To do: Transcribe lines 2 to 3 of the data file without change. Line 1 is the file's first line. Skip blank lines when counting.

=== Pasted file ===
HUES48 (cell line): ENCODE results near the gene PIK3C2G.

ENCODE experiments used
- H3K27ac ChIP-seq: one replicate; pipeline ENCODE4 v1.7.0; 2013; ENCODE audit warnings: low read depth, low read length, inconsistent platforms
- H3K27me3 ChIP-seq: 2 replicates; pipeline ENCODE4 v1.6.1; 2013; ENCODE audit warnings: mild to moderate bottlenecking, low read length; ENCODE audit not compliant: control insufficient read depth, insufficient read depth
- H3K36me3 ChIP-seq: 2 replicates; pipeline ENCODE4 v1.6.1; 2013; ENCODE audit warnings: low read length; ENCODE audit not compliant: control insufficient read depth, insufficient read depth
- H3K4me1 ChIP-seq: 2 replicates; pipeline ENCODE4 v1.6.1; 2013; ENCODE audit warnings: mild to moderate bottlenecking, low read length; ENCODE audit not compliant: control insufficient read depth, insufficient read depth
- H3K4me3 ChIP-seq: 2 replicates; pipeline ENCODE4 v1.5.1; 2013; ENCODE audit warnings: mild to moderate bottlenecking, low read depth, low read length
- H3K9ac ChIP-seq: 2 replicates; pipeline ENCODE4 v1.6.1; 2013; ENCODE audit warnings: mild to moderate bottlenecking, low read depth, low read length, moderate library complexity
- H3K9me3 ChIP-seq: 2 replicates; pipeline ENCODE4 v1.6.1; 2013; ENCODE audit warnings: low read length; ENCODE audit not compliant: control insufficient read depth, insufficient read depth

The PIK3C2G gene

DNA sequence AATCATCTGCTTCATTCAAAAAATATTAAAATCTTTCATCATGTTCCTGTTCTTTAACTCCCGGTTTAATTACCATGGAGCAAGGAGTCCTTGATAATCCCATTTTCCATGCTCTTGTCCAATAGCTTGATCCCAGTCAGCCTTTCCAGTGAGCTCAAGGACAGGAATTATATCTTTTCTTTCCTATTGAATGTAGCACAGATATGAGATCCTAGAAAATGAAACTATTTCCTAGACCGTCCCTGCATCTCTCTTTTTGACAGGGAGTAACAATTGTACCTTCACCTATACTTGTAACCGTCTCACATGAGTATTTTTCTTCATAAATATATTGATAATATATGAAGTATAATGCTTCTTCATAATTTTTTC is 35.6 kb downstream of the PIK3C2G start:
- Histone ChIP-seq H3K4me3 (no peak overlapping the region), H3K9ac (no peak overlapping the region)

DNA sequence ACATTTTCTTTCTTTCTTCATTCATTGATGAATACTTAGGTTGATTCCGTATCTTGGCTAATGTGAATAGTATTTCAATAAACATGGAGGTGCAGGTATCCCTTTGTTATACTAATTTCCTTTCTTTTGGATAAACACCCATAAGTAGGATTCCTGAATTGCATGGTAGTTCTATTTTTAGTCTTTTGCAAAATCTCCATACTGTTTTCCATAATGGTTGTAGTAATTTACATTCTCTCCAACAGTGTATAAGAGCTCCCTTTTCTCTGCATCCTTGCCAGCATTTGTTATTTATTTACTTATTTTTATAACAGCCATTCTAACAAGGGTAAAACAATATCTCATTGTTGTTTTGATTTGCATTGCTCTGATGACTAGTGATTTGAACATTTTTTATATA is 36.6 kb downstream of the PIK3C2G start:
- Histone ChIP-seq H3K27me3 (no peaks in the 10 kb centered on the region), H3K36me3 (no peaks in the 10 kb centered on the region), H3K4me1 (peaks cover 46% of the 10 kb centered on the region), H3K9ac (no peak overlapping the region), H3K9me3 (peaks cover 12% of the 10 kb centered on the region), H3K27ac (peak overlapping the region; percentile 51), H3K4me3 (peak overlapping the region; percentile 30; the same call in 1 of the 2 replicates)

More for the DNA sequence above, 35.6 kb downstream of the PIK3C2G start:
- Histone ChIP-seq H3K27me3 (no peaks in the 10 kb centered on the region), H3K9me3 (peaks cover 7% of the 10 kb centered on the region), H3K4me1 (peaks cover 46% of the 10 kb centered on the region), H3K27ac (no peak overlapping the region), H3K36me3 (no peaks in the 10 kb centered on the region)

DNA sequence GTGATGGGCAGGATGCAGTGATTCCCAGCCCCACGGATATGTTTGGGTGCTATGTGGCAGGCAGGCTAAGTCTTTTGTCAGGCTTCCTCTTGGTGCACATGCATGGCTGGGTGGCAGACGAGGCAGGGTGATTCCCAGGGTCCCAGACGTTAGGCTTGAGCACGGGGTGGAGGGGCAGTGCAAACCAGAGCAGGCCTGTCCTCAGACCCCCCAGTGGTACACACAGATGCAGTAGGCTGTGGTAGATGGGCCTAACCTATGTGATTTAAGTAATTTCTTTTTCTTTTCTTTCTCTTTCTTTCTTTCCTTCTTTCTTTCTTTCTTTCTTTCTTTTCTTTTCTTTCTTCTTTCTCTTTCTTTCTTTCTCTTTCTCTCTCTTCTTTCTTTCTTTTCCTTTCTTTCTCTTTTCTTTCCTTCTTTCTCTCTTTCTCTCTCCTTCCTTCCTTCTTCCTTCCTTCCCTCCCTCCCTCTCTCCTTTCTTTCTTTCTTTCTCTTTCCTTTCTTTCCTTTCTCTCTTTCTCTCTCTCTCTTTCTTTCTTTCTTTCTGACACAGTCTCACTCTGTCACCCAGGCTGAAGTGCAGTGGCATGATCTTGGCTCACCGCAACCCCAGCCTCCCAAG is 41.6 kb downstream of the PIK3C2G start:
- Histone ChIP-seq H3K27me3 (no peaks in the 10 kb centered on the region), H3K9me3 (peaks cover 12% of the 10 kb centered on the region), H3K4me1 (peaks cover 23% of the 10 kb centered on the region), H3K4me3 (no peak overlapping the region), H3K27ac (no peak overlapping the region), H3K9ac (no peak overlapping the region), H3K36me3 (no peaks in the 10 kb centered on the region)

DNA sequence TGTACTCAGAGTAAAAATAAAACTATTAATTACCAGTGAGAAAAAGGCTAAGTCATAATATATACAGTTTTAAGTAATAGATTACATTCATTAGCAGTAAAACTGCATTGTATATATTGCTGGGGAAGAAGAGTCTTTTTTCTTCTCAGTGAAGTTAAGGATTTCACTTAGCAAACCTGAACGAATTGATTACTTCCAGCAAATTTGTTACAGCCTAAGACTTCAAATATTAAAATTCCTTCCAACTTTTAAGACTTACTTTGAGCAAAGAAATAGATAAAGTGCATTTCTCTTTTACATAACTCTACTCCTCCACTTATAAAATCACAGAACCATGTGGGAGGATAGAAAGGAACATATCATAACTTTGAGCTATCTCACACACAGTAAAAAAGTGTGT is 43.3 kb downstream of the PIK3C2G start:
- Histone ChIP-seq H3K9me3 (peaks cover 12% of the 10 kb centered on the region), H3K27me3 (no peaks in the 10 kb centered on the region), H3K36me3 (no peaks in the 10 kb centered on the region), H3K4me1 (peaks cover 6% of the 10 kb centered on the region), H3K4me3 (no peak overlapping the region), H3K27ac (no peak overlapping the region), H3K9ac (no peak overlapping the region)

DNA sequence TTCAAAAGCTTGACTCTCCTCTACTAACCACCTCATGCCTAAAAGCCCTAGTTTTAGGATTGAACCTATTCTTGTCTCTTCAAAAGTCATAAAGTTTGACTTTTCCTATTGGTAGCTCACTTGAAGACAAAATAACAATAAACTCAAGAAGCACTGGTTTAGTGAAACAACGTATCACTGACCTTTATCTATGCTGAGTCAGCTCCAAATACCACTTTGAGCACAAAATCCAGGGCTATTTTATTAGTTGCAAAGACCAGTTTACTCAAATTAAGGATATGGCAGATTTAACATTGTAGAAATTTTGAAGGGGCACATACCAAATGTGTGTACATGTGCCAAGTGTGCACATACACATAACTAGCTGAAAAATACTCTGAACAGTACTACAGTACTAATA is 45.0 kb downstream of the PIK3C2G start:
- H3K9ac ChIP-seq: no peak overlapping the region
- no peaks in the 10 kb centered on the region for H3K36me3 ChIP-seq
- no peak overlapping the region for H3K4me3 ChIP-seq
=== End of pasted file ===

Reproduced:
ENCODE experiments used
- H3K27ac ChIP-seq: one replicate; pipeline ENCODE4 v1.7.0; 2013; ENCODE audit warnings: low read depth, low read length, inconsistent platforms